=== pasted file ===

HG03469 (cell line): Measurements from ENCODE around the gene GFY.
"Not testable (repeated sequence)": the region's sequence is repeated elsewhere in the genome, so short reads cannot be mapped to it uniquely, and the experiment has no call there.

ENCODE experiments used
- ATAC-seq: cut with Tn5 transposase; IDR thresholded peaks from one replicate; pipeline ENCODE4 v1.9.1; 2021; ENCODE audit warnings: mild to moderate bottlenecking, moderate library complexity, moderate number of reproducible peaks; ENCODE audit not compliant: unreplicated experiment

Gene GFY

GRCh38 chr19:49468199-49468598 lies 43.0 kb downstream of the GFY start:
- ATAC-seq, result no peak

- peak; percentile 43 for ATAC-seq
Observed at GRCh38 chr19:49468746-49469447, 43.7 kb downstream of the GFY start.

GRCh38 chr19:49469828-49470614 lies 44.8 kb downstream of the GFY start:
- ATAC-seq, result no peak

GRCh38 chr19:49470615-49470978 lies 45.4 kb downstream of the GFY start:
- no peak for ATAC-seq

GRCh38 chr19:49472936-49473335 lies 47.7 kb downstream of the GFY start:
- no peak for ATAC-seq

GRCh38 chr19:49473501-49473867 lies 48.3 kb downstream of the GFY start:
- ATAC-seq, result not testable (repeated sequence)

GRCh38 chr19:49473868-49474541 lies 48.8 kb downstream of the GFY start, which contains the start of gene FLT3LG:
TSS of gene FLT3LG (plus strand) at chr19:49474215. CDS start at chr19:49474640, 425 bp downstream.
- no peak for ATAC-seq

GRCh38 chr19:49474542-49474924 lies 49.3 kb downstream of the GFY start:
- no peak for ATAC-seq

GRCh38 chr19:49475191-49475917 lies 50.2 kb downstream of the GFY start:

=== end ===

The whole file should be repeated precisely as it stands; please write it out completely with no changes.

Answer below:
HG03469 (cell line): Measurements from ENCODE around the gene GFY.
"Not testable (repeated sequence)": the region's sequence is repeated elsewhere in the genome, so short reads cannot be mapped to it uniquely, and the experiment has no call there.

ENCODE experiments used
- ATAC-seq: cut with Tn5 transposase; IDR thresholded peaks from one replicate; pipeline ENCODE4 v1.9.1; 2021; ENCODE audit warnings: mild to moderate bottlenecking, moderate library complexity, moderate number of reproducible peaks; ENCODE audit not compliant: unreplicated experiment

Gene GFY

GRCh38 chr19:49468199-49468598 lies 43.0 kb downstream of the GFY start:
- ATAC-seq, result no peak

- peak; percentile 43 for ATAC-seq
Observed at GRCh38 chr19:49468746-49469447, 43.7 kb downstream of the GFY start.

GRCh38 chr19:49469828-49470614 lies 44.8 kb downstream of the GFY start:
- ATAC-seq, result no peak

GRCh38 chr19:49470615-49470978 lies 45.4 kb downstream of the GFY start:
- no peak for ATAC-seq

GRCh38 chr19:49472936-49473335 lies 47.7 kb downstream of the GFY start:
- no peak for ATAC-seq

GRCh38 chr19:49473501-49473867 lies 48.3 kb downstream of the GFY start:
- ATAC-seq, result not testable (repeated sequence)

GRCh38 chr19:49473868-49474541 lies 48.8 kb downstream of the GFY start, which contains the start of gene FLT3LG:
TSS of gene FLT3LG (plus strand) at chr19:49474215. CDS start at chr19:49474640, 425 bp downstream.
- no peak for ATAC-seq

GRCh38 chr19:49474542-49474924 lies 49.3 kb downstream of the GFY start:
- no peak for ATAC-seq

GRCh38 chr19:49475191-49475917 lies 50.2 kb downstream of the GFY start: